28 U.S.C. § 1651(a). Similarly to the court in United States v. Grajeda-Perez, 727 F. Supp. 1374, 1375 (E.D.Wash.1989), this court finds it has wide latitude under the All-Writs Act to construct any remedy necessary to "achieve justice." The issue then becomes solely whether, under the facts of this case, vacating Mr. Javanmard's false statement conviction is in the interests of justice.
Upon consideration of the circumstances in this case, the court finds that Mr. Javanmard's conviction may and should be vacated, pursuant to this court's authority under the All-Writs Act, 28 U.S.C. § 1651(a). Specifically, the court notes that Mr. Javanmard, aside from this single conviction, has never been charged or convicted of any other offense during his approximately 14-year stay in the United States. The court also finds that the *1112 particular offense of which Mr. Javanmard was convicted is not the kind of offense which is likely to recur. According to the evidence before the court, Mr. Javanmard has diligently pursued his studies at the University of Kansas, and has so far complied with his restitution obligations to the court. Given all of the circumstances of this case, the court finds that the equitable considerations weigh in favor of Mr. Javanmard's interest in obtaining this relief, as opposed to the government's interest in maintaining a criminal record.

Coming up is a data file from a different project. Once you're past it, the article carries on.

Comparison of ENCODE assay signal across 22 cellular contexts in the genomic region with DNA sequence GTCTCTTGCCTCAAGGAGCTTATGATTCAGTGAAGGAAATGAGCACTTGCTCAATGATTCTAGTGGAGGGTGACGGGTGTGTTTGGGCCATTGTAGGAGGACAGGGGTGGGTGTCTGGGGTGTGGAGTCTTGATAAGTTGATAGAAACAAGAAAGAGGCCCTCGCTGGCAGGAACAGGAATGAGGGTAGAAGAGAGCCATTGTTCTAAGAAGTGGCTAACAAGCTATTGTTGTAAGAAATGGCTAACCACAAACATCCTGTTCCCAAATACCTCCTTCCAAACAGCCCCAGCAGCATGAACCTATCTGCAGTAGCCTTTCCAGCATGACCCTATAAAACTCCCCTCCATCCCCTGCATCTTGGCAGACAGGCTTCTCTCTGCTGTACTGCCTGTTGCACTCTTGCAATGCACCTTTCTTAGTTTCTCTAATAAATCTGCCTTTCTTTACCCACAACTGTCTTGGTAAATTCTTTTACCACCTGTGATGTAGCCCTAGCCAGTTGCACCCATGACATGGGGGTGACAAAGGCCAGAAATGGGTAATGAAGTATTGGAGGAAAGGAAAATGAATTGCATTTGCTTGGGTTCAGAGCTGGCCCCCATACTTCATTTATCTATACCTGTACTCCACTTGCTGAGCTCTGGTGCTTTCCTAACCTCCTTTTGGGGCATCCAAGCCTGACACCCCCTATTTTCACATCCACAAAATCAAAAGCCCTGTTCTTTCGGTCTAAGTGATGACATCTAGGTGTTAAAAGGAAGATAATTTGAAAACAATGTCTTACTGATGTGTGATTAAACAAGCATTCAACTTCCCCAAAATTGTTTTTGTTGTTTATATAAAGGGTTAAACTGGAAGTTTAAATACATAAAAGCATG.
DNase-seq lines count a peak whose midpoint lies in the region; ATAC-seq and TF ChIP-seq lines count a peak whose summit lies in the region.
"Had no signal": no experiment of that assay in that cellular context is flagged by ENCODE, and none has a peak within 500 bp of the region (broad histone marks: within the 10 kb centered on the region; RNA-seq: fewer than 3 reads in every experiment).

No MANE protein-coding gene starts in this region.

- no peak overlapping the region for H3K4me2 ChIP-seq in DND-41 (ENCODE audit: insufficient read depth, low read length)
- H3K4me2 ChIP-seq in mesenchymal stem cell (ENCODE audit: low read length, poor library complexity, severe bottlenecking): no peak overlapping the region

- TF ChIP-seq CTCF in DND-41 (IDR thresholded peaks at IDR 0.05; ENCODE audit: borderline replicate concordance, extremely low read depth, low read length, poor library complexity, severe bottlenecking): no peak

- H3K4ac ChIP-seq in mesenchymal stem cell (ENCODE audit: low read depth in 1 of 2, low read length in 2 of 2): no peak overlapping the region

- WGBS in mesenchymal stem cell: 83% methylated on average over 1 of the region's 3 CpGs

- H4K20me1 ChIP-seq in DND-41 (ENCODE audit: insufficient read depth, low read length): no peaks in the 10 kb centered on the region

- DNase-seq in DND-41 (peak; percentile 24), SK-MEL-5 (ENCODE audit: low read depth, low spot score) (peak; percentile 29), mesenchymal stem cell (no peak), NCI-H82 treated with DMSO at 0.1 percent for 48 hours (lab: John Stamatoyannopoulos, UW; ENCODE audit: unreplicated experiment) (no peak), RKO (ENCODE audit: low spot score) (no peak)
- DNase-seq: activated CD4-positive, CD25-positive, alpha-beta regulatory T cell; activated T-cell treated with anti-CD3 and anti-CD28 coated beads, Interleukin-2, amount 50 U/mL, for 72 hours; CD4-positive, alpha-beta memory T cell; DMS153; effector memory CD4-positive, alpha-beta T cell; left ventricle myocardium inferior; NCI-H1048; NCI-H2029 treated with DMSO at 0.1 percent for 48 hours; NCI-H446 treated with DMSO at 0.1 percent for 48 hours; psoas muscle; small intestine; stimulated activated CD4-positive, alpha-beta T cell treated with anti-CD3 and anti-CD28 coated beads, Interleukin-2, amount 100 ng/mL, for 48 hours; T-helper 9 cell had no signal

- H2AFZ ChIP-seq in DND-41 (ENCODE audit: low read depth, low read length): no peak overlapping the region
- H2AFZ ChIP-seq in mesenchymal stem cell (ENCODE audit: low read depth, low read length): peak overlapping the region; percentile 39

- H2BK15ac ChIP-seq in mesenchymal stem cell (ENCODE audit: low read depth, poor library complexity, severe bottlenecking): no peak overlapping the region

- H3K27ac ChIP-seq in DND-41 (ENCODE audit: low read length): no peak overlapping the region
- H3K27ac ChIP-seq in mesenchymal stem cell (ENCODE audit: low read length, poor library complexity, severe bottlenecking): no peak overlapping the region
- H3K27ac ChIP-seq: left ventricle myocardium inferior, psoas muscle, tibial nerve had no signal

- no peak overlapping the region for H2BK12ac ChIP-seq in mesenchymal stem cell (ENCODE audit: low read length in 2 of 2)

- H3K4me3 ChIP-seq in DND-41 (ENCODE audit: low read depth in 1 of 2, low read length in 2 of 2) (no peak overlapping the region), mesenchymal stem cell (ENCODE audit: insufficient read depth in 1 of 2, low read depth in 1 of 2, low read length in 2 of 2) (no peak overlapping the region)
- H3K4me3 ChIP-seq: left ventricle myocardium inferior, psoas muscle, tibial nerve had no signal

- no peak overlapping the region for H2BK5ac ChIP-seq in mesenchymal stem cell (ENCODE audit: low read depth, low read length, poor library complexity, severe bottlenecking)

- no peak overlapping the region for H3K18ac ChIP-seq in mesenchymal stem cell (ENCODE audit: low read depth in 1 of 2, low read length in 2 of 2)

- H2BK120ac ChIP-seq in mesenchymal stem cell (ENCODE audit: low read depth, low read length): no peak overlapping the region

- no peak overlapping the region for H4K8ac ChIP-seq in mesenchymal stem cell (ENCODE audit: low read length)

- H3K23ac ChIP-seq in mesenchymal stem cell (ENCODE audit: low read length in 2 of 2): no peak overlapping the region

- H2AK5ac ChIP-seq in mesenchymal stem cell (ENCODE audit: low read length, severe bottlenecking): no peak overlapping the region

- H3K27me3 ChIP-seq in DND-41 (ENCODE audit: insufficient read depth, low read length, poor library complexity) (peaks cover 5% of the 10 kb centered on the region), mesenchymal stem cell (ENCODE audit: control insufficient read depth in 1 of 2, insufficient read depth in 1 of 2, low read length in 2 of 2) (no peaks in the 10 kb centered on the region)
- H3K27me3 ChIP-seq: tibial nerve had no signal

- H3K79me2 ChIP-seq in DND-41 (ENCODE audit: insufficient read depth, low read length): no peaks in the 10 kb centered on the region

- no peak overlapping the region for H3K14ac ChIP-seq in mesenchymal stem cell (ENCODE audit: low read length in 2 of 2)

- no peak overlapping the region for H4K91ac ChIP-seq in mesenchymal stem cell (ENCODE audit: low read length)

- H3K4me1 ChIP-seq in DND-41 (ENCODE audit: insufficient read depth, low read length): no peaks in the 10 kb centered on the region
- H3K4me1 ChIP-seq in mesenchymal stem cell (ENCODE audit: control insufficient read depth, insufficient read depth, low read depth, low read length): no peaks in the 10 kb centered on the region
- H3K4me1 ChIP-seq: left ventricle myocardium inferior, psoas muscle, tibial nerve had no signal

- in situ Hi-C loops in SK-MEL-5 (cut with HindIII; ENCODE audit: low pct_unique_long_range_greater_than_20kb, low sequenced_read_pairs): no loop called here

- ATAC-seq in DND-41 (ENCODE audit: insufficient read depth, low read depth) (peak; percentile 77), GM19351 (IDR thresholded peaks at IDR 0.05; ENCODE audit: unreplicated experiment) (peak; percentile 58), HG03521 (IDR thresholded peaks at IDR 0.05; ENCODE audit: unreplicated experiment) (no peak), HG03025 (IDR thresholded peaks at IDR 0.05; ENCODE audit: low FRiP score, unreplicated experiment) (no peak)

As a condition to obtaining a vacation of this conviction, however, the court will impose the requirement the Mr. Javanmard complete the remaining payments on his restitution obligation. Upon payment by Mr. Javanmard of the remainder of his restitution obligations, the court directs the government to file a notice of such completion in the file of this case. Upon such filing, Mr. Javanmard may submit a renewed motion, accompanied by a proposed order, for the court's approval. Until this condition is met, the court finds that defendant's motion should be held in abeyance.
IT IS BY THE COURT THEREFORE ORDERED that defendant's motion to vacate conviction upon a writ of audita querela is held in abeyance, pending defendant's satisfaction of his remaining restitution obligation.
IT IS FURTHER ORDERED that upon defendant's completion of his restitution payments, and upon the United States of America's filing of certification of such completion with the court, defendant may submit a renewed motion to vacate conviction for approval by the court, as consistent with this Memorandum and Order.